We moderate comments. Our goal is to provide substantive commentary for a general readership. By screening submissions, we provide a space where readers can share intelligent and informed commentary that enhances the quality of our news and information.
While most comments will be posted if they are on-topic and not abusive, moderating decisions are subjective. We will make them as carefully and consistently as we can. Because of the volume of reader comments, we cannot review individual moderation decisions with readers.
We value thoughtful comments representing a range of views that make their point quickly and politely. We make an effort to protect discussions from repeated comments either by the same reader or different readers.
We follow the same standards for taste as the daily newspaper. A few things we won't tolerate: personal attacks, obscenity, vulgarity, profanity (including expletives and letters followed by dashes), commercial promotion, impersonations, incoherence, proselytizing and SHOUTING. Don't include URLs to Web sites.
We do not edit comments. They are either approved or deleted. We reserve the right to edit a comment that is quoted or excerpted in an article. In this case, we may fix spelling and punctuation.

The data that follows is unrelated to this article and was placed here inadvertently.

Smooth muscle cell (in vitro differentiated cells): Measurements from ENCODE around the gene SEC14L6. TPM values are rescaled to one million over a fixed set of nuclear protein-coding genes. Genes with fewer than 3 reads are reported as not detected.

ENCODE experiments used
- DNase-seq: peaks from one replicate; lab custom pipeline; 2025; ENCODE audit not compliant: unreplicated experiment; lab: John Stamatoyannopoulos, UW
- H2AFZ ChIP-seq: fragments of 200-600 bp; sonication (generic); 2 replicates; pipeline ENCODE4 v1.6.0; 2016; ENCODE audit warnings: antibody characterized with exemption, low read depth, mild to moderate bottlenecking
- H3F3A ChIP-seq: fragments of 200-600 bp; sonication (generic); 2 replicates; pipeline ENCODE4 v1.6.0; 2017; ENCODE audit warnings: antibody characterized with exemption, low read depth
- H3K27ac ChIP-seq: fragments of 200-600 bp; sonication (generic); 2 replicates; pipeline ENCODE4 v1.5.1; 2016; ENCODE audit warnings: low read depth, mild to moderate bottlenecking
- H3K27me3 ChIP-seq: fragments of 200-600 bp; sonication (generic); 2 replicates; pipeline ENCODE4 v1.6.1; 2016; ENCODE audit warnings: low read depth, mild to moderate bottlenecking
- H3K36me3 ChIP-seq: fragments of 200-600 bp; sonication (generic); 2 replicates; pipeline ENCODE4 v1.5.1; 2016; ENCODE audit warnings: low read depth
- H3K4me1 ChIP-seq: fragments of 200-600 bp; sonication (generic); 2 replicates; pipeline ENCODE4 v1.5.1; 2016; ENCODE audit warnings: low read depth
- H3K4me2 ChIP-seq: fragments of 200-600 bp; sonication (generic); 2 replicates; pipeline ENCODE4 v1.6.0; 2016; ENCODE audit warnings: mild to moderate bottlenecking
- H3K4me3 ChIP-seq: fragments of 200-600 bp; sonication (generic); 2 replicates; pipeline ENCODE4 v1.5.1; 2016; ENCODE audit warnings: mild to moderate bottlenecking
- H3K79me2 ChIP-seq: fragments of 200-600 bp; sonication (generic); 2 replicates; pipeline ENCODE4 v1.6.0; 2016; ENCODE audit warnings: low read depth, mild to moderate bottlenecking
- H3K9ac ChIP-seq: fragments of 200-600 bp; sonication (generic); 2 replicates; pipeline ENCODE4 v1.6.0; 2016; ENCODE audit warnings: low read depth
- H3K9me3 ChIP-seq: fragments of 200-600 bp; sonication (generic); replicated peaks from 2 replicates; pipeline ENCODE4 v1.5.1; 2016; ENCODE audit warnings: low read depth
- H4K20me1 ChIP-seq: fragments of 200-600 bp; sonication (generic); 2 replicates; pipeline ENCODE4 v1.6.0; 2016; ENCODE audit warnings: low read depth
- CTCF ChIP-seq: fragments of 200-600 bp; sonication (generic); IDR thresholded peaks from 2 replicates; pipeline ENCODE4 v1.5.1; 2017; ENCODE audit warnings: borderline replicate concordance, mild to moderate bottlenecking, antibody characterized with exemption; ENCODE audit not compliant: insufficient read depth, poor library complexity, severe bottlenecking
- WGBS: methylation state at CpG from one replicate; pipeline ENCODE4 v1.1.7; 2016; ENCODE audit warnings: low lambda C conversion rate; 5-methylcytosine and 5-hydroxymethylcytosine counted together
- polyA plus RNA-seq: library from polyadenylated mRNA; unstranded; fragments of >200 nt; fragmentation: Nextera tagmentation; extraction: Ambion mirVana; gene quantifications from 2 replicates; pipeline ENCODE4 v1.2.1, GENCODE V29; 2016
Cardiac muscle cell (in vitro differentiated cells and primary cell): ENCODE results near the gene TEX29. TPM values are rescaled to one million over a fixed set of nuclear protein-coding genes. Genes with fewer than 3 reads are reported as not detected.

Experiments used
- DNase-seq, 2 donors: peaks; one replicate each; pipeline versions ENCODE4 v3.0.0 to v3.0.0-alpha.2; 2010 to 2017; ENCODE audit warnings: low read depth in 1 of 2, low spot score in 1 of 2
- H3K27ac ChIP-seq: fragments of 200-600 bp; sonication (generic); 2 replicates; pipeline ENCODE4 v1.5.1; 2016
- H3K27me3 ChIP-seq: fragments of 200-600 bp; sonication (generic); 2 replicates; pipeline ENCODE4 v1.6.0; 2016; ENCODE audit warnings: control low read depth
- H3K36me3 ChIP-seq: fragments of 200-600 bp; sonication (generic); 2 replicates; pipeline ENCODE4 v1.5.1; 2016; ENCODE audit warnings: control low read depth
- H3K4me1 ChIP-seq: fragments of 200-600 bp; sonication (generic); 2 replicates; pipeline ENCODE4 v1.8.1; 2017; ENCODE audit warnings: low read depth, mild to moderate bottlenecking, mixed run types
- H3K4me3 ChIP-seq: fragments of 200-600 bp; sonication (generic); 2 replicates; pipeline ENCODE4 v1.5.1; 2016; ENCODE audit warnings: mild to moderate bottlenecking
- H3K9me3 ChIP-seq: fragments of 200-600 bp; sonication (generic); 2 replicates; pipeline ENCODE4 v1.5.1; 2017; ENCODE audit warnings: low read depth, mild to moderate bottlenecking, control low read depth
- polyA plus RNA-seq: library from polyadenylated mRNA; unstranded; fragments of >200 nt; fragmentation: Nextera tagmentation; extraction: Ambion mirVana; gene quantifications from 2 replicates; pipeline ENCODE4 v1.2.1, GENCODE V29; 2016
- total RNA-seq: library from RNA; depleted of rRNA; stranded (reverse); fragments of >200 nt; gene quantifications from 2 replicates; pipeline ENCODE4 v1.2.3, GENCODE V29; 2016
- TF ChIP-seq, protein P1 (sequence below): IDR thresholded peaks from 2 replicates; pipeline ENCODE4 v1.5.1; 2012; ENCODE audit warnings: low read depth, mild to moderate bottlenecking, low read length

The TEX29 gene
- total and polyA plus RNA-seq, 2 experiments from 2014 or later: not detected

We welcome strong opinions and criticism of our work, but we don't want comments to become bogged down with discussions of our policies and we will moderate accordingly.
We appreciate it when readers and people quoted in articles or blog posts point out errors of fact or emphasis and will investigate all assertions. But these suggestions should be sent via e-mail. To avoid distracting other readers, we won't publish comments that suggest a correction. Instead, corrections will be made in a blog post or in an article.
- Road closed by mudslide reopens after six months
- Seattle residents told to compost or be hit with fines
- Sprawling wind farm eyed in Wyoming
- Prison population drops, feds say
- Bin Laden’s son-in-law gets life in prison
- White House committed to ethanol, Agriculture Secretary Vilsack says
- FBI, federal marshals join manhunt for survivalist accused of ambushing troopers
- New DNA testing in twins welcomed by prosecutors
- March around the world seek to put focus on climate change
- Obama pushes climate treaty